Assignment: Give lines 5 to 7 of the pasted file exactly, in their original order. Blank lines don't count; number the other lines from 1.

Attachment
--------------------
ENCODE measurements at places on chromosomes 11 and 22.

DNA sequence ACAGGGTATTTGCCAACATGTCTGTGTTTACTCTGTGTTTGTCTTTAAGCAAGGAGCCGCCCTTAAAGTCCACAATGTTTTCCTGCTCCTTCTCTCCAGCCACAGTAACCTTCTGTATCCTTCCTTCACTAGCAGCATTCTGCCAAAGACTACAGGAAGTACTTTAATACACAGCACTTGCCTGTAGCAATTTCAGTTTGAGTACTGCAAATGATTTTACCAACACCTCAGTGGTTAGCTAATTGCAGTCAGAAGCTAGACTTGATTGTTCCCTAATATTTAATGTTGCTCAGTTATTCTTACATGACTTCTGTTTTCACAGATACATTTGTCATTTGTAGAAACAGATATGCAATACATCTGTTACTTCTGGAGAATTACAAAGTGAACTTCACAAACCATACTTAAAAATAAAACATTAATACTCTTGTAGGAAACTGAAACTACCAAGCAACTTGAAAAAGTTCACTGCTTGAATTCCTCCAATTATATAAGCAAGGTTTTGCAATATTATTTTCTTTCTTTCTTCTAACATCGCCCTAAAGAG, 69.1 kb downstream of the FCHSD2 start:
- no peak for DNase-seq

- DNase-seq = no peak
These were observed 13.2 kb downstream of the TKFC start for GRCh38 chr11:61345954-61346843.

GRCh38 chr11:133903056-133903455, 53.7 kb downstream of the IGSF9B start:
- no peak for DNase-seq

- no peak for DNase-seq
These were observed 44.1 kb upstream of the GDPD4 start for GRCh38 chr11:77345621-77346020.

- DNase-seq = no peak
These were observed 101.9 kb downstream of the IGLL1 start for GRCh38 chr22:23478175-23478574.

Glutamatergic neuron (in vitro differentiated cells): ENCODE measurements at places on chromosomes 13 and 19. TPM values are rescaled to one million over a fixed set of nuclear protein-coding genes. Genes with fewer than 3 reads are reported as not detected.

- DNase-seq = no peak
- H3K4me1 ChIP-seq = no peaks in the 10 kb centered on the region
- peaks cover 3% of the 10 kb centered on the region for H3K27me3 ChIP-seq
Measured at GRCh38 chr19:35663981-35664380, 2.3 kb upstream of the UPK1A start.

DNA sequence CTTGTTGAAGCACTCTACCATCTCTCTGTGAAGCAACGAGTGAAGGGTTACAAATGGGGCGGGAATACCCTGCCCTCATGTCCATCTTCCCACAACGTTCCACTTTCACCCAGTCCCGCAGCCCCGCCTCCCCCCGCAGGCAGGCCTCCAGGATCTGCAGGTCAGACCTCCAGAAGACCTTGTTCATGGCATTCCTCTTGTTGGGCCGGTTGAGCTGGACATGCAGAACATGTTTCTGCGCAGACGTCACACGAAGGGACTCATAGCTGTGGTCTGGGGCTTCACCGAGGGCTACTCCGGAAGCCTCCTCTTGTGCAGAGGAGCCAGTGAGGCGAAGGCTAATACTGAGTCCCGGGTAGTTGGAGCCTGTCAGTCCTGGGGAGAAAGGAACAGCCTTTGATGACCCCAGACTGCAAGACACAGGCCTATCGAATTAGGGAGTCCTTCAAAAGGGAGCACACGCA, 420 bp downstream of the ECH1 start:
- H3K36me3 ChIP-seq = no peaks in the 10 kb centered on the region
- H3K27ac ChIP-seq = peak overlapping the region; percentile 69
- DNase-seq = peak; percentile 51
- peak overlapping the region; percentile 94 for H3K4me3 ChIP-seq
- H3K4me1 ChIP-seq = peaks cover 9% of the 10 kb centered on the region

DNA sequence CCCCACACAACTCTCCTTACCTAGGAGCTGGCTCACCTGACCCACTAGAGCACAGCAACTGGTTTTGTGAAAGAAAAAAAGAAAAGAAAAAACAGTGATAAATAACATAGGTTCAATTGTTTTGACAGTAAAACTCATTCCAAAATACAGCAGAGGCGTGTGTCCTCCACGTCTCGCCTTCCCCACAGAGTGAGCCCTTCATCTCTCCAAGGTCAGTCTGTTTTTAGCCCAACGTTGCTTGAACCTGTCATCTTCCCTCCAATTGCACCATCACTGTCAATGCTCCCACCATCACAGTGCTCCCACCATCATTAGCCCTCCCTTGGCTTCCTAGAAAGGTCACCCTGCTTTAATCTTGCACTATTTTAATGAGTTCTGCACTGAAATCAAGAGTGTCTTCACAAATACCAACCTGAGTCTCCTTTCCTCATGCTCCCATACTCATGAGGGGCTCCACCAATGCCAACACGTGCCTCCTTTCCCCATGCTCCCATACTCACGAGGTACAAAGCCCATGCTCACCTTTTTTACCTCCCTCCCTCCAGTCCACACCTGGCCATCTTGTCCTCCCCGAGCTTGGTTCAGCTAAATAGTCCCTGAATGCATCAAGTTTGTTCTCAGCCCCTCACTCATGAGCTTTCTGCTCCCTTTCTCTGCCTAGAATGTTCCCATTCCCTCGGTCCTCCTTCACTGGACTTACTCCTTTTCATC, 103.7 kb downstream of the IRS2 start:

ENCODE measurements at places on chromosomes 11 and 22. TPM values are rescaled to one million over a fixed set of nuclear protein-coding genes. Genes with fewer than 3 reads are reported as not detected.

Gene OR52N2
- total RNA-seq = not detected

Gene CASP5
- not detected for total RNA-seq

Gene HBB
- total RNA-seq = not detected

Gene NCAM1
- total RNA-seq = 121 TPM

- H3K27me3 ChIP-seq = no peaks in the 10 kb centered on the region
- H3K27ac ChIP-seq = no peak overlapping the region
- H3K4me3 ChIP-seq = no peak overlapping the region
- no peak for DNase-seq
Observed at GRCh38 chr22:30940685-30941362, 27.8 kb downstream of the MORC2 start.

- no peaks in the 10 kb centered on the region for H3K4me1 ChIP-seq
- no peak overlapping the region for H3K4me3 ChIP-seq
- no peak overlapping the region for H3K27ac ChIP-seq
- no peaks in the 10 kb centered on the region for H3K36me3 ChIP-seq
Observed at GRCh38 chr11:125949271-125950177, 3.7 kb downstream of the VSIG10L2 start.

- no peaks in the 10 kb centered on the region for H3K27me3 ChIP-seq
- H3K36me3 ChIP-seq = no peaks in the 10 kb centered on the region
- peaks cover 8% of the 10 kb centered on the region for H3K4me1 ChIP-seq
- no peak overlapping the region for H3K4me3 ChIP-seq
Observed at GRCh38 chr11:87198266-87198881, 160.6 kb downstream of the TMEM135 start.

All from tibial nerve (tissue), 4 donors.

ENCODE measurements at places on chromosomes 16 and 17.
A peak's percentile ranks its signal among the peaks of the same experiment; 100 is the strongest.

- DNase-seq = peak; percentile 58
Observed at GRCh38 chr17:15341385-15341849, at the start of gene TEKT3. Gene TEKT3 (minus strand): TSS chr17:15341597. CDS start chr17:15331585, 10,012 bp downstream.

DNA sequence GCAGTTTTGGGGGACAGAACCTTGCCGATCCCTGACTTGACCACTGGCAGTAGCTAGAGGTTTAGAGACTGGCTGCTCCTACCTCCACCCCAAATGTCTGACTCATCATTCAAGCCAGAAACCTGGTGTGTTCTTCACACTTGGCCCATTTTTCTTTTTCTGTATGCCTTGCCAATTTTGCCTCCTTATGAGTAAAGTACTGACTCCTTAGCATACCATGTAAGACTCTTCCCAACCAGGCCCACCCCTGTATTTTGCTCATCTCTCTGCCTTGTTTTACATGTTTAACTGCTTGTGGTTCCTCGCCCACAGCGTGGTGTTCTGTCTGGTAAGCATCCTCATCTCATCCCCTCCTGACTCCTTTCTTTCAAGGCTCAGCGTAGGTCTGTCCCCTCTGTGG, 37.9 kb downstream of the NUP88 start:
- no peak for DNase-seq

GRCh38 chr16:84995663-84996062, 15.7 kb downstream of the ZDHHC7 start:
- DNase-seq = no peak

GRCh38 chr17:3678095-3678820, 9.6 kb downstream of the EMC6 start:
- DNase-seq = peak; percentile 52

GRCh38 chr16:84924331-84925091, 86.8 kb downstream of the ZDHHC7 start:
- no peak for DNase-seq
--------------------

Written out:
These were observed 13.2 kb downstream of the TKFC start for GRCh38 chr11:61345954-61346843.

GRCh38 chr11:133903056-133903455, 53.7 kb downstream of the IGSF9B start:
- no peak for DNase-seq